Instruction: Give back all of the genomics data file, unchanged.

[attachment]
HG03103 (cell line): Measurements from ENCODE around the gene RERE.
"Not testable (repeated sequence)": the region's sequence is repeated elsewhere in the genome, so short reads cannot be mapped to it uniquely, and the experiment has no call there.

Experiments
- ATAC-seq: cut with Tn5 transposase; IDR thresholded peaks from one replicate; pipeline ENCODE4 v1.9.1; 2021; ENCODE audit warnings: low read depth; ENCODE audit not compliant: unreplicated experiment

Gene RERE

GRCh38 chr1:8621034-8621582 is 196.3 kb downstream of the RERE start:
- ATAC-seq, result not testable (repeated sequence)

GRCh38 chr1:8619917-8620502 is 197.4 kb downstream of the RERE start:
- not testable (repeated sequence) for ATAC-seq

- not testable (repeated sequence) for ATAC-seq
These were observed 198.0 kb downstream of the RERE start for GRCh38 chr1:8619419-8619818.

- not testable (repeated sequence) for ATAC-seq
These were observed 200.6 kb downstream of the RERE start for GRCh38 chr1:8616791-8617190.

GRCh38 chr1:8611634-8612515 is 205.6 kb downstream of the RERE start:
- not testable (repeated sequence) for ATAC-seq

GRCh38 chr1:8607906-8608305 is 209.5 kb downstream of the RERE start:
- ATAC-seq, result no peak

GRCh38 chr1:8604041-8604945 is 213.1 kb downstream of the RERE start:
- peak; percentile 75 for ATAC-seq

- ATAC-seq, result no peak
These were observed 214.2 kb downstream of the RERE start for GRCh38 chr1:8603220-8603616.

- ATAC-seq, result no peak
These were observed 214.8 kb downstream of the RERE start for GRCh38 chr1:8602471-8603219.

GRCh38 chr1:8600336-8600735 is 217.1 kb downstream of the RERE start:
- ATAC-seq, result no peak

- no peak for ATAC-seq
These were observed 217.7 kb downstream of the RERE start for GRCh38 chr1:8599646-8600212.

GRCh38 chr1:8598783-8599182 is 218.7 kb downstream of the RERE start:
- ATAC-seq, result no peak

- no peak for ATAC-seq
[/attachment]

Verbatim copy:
HG03103 (cell line): Measurements from ENCODE around the gene RERE.
"Not testable (repeated sequence)": the region's sequence is repeated elsewhere in the genome, so short reads cannot be mapped to it uniquely, and the experiment has no call there.

Experiments
- ATAC-seq: cut with Tn5 transposase; IDR thresholded peaks from one replicate; pipeline ENCODE4 v1.9.1; 2021; ENCODE audit warnings: low read depth; ENCODE audit not compliant: unreplicated experiment

Gene RERE

GRCh38 chr1:8621034-8621582 is 196.3 kb downstream of the RERE start:
- ATAC-seq, result not testable (repeated sequence)

GRCh38 chr1:8619917-8620502 is 197.4 kb downstream of the RERE start:
- not testable (repeated sequence) for ATAC-seq

- not testable (repeated sequence) for ATAC-seq
These were observed 198.0 kb downstream of the RERE start for GRCh38 chr1:8619419-8619818.

- not testable (repeated sequence) for ATAC-seq
These were observed 200.6 kb downstream of the RERE start for GRCh38 chr1:8616791-8617190.

GRCh38 chr1:8611634-8612515 is 205.6 kb downstream of the RERE start:
- not testable (repeated sequence) for ATAC-seq

GRCh38 chr1:8607906-8608305 is 209.5 kb downstream of the RERE start:
- ATAC-seq, result no peak

GRCh38 chr1:8604041-8604945 is 213.1 kb downstream of the RERE start:
- peak; percentile 75 for ATAC-seq

- ATAC-seq, result no peak
These were observed 214.2 kb downstream of the RERE start for GRCh38 chr1:8603220-8603616.

- ATAC-seq, result no peak
These were observed 214.8 kb downstream of the RERE start for GRCh38 chr1:8602471-8603219.

GRCh38 chr1:8600336-8600735 is 217.1 kb downstream of the RERE start:
- ATAC-seq, result no peak

- no peak for ATAC-seq
These were observed 217.7 kb downstream of the RERE start for GRCh38 chr1:8599646-8600212.

GRCh38 chr1:8598783-8599182 is 218.7 kb downstream of the RERE start:
- ATAC-seq, result no peak

- no peak for ATAC-seq